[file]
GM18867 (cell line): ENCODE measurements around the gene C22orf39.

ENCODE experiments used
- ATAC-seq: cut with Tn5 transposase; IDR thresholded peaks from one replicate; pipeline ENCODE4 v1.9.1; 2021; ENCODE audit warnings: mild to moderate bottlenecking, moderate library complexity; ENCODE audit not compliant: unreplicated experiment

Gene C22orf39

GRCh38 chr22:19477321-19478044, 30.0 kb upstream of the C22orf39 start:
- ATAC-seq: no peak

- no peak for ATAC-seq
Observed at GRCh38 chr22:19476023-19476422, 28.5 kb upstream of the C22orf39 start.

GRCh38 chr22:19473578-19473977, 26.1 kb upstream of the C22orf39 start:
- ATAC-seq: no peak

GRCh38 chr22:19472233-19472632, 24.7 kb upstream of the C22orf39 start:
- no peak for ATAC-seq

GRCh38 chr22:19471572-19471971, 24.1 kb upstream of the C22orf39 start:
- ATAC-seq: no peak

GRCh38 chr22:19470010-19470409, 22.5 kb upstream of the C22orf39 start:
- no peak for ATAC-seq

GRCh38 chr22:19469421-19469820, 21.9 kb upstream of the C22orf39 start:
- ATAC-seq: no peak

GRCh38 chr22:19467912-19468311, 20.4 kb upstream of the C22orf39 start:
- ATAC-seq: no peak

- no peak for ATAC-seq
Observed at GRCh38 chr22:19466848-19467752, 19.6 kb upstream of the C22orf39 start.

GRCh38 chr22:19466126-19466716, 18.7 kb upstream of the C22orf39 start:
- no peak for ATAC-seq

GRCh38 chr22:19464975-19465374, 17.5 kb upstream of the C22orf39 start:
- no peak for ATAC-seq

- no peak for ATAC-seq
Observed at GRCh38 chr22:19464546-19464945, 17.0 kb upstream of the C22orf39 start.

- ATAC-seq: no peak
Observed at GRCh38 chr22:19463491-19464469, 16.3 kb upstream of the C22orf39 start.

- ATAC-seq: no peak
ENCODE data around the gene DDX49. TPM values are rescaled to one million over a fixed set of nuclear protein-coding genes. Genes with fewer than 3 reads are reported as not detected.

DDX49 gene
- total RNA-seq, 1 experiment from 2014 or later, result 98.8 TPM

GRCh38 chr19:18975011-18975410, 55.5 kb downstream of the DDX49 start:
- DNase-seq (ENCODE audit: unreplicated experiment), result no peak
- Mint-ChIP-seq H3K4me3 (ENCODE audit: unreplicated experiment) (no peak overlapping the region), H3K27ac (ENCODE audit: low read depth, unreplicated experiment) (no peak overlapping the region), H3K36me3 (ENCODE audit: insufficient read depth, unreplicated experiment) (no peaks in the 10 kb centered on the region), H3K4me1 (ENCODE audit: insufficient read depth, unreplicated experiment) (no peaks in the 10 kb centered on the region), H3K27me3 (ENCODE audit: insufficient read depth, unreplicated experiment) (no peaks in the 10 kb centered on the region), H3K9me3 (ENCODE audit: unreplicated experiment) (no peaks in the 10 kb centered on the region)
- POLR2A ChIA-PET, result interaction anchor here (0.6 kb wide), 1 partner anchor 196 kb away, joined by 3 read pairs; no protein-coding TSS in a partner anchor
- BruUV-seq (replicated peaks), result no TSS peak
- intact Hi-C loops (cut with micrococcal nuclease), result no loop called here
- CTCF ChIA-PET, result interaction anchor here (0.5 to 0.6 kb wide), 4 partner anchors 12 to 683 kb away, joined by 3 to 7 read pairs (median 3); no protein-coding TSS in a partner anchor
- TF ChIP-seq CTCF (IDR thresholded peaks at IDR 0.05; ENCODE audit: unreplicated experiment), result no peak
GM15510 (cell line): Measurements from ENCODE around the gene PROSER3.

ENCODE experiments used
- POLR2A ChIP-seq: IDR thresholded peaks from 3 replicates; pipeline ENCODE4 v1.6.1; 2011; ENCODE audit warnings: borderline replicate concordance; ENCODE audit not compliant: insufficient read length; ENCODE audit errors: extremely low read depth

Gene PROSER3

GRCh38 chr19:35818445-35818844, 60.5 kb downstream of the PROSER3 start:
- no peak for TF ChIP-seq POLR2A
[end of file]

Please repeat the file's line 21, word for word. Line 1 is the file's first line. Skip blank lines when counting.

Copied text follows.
- no peak for ATAC-seq